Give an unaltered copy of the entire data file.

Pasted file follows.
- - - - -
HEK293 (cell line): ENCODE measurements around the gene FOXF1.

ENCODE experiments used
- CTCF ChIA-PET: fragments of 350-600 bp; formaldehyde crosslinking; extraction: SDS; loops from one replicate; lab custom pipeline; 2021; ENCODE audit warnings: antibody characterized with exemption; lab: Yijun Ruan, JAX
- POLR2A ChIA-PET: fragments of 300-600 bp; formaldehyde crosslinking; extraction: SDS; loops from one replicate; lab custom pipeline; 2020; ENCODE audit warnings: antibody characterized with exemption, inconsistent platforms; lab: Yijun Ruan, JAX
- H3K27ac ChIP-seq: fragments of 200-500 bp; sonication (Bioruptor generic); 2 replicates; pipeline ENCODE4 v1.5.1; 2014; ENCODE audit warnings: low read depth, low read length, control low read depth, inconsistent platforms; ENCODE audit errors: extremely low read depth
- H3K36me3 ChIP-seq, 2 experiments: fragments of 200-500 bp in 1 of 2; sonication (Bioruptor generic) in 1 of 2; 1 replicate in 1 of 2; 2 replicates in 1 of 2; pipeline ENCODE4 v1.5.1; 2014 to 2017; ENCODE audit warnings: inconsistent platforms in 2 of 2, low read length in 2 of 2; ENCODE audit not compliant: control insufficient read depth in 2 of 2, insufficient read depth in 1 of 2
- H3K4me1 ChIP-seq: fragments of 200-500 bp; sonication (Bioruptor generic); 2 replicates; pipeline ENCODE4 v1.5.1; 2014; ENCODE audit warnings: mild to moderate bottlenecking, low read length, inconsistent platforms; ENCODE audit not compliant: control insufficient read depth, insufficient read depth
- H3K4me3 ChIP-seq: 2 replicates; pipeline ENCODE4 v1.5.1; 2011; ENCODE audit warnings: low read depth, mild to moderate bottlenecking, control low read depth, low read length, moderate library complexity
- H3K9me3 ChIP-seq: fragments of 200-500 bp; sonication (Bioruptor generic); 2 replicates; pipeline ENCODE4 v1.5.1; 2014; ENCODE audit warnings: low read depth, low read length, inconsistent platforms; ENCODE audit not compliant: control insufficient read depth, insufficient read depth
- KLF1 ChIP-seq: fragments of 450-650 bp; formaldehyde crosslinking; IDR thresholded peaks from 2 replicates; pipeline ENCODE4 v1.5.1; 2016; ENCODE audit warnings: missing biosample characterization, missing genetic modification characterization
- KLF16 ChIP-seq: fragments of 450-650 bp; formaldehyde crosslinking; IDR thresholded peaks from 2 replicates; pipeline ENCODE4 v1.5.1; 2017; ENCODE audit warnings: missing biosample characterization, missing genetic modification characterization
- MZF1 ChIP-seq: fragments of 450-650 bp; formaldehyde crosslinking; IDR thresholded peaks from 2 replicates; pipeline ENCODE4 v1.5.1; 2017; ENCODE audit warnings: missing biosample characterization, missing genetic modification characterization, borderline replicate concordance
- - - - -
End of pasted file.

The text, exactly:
HEK293 (cell line): ENCODE measurements around the gene FOXF1.

ENCODE experiments used
- CTCF ChIA-PET: fragments of 350-600 bp; formaldehyde crosslinking; extraction: SDS; loops from one replicate; lab custom pipeline; 2021; ENCODE audit warnings: antibody characterized with exemption; lab: Yijun Ruan, JAX
- POLR2A ChIA-PET: fragments of 300-600 bp; formaldehyde crosslinking; extraction: SDS; loops from one replicate; lab custom pipeline; 2020; ENCODE audit warnings: antibody characterized with exemption, inconsistent platforms; lab: Yijun Ruan, JAX
- H3K27ac ChIP-seq: fragments of 200-500 bp; sonication (Bioruptor generic); 2 replicates; pipeline ENCODE4 v1.5.1; 2014; ENCODE audit warnings: low read depth, low read length, control low read depth, inconsistent platforms; ENCODE audit errors: extremely low read depth
- H3K36me3 ChIP-seq, 2 experiments: fragments of 200-500 bp in 1 of 2; sonication (Bioruptor generic) in 1 of 2; 1 replicate in 1 of 2; 2 replicates in 1 of 2; pipeline ENCODE4 v1.5.1; 2014 to 2017; ENCODE audit warnings: inconsistent platforms in 2 of 2, low read length in 2 of 2; ENCODE audit not compliant: control insufficient read depth in 2 of 2, insufficient read depth in 1 of 2
- H3K4me1 ChIP-seq: fragments of 200-500 bp; sonication (Bioruptor generic); 2 replicates; pipeline ENCODE4 v1.5.1; 2014; ENCODE audit warnings: mild to moderate bottlenecking, low read length, inconsistent platforms; ENCODE audit not compliant: control insufficient read depth, insufficient read depth
- H3K4me3 ChIP-seq: 2 replicates; pipeline ENCODE4 v1.5.1; 2011; ENCODE audit warnings: low read depth, mild to moderate bottlenecking, control low read depth, low read length, moderate library complexity
- H3K9me3 ChIP-seq: fragments of 200-500 bp; sonication (Bioruptor generic); 2 replicates; pipeline ENCODE4 v1.5.1; 2014; ENCODE audit warnings: low read depth, low read length, inconsistent platforms; ENCODE audit not compliant: control insufficient read depth, insufficient read depth
- KLF1 ChIP-seq: fragments of 450-650 bp; formaldehyde crosslinking; IDR thresholded peaks from 2 replicates; pipeline ENCODE4 v1.5.1; 2016; ENCODE audit warnings: missing biosample characterization, missing genetic modification characterization
- KLF16 ChIP-seq: fragments of 450-650 bp; formaldehyde crosslinking; IDR thresholded peaks from 2 replicates; pipeline ENCODE4 v1.5.1; 2017; ENCODE audit warnings: missing biosample characterization, missing genetic modification characterization
- MZF1 ChIP-seq: fragments of 450-650 bp; formaldehyde crosslinking; IDR thresholded peaks from 2 replicates; pipeline ENCODE4 v1.5.1; 2017; ENCODE audit warnings: missing biosample characterization, missing genetic modification characterization, borderline replicate concordance